Exiin brings us an adventure with puzzles, platforming and an original concept. Unfortunately, also with large cracks in its finish.
Long before reaching the equator of Ary and the Secret of Seasons, there is a section in which Aryelle, its protagonist, is locked in a dungeon in the deepest part of a mine. The goal of the player, as you might expect, is to escape from there, but not before destroying a machine used for questionable purposes. Although that is not the important thing. The important thing is that the process is solved by throwing into its interior the large stick that we had used minutes before to make our way through the mine. This sequence leaves us without a club and in return gives us another weapon, created from one of the blades that the machine used to cut minerals. From there, and after overcoming a brief chase, we managed to go outside and breathe fresh air … Only that the club still appears in our inventory and the screen continues to show the destruction of the machine as one of the current objectives.
But the story goes on, because even though the game doesn’t seem to have recorded that particular event, it does know that we’ve come out and urges us to move on. So we listen to him and continue, for hours, traveling to new places and overcoming new dungeons with our trusty club, which shows that the game was not designed with him in mind because some sequences un-equip it and using it further trivializes the already of simple combat on its own – even though it’s fun to see enemies three times the size of Ary fall in one fell swoop. It is less funny to discover later, on the way to another section already quite advanced, that the failure in the registration of the objective also results in the blocking of the passage through the city near the mine. Their guards, endearing anthropomorphic rams, have not received the news and are at another point in history. So we assume that we have arrived there, that we have to start again.
Luckily we were wrong, as there was an alternate route skirting the map and going through another city. Further away, but without rams. It was a relief worthy of being picked up in the introduction because, on the one hand, it exemplifies how useful it can be not to restrict everything and offer more than one option; and on the other, because it also illustrates the worrying state in which Secret of Seasons finds itself. A game whose problems go well beyond this anecdote and prevent you from building a solid adventure experience despite its interesting premise.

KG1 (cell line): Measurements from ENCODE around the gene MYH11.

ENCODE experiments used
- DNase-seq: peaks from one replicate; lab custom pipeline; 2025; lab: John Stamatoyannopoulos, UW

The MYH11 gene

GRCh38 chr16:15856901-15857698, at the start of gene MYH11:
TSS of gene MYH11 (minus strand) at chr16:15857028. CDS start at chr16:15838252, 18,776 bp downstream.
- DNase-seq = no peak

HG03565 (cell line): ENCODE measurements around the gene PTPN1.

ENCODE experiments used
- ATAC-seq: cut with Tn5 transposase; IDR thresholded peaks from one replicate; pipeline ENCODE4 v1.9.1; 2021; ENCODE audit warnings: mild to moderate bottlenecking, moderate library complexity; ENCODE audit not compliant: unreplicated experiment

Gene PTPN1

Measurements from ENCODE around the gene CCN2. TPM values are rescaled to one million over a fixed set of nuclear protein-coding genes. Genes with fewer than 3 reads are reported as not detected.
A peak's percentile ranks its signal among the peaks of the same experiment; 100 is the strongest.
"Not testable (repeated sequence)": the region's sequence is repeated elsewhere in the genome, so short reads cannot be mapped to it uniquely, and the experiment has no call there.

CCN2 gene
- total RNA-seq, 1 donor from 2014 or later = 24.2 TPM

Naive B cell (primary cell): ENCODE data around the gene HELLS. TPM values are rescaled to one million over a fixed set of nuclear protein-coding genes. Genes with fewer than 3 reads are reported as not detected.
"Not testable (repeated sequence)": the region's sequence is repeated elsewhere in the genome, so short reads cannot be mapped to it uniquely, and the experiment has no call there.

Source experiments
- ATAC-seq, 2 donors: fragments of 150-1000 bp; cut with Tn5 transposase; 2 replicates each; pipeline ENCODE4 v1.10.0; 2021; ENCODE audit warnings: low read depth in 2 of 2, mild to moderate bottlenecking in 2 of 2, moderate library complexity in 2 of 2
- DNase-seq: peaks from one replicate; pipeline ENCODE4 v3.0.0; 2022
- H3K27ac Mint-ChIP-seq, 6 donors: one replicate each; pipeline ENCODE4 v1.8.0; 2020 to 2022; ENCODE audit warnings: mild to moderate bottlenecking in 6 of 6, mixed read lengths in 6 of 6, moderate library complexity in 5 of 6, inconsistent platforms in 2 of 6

Four seasons with pineapple
Daughter of one of the guardians of the stations of the kingdom of Valdi, Ary decides to cut her hair and pose as her missing brother to investigate the fall of meteorites that leave the climate of each region upside down. It is a simple story, but with charm because, despite the clear influence of Zeldera, here you do not have to rescue damsels, but to embody one who takes the bull by the horns – and it is not a saying, because in fact he fights against one. . We also meet several wacky characters along the way and there is even room for script twists, so it works on that terrain. But it is precisely this alteration in the seasons that gives rise to the most interesting ideas offered by a game that may start out as a Zelda impersonator (even the theme of the seasons was explored in depth by the excellent Oracle of Seasons of Game Boy Color) , but it finds its identity with its own applications of increasing complexity and creativity.
Structured in four large regions that surround the strategically located Dome of the Stations, a building that serves as an initial objective and later return base to facilitate orientation, the world of Secret of Seasons justifies the conventional and implausible concentration of ecosystems in video games ( How many times have you seen lush forests, snowy peaks, and desert plains a few miles away?) To reverse them and upset their inhabitants. Thus, for example, the wintry hometown of Ary is forced into a summer that even melts the ice mansion of one of its neighbors, while the tropical port of Lammastide is covered by blankets of snow to the surprise of residents who only have of appropriate clothing for hotter weather.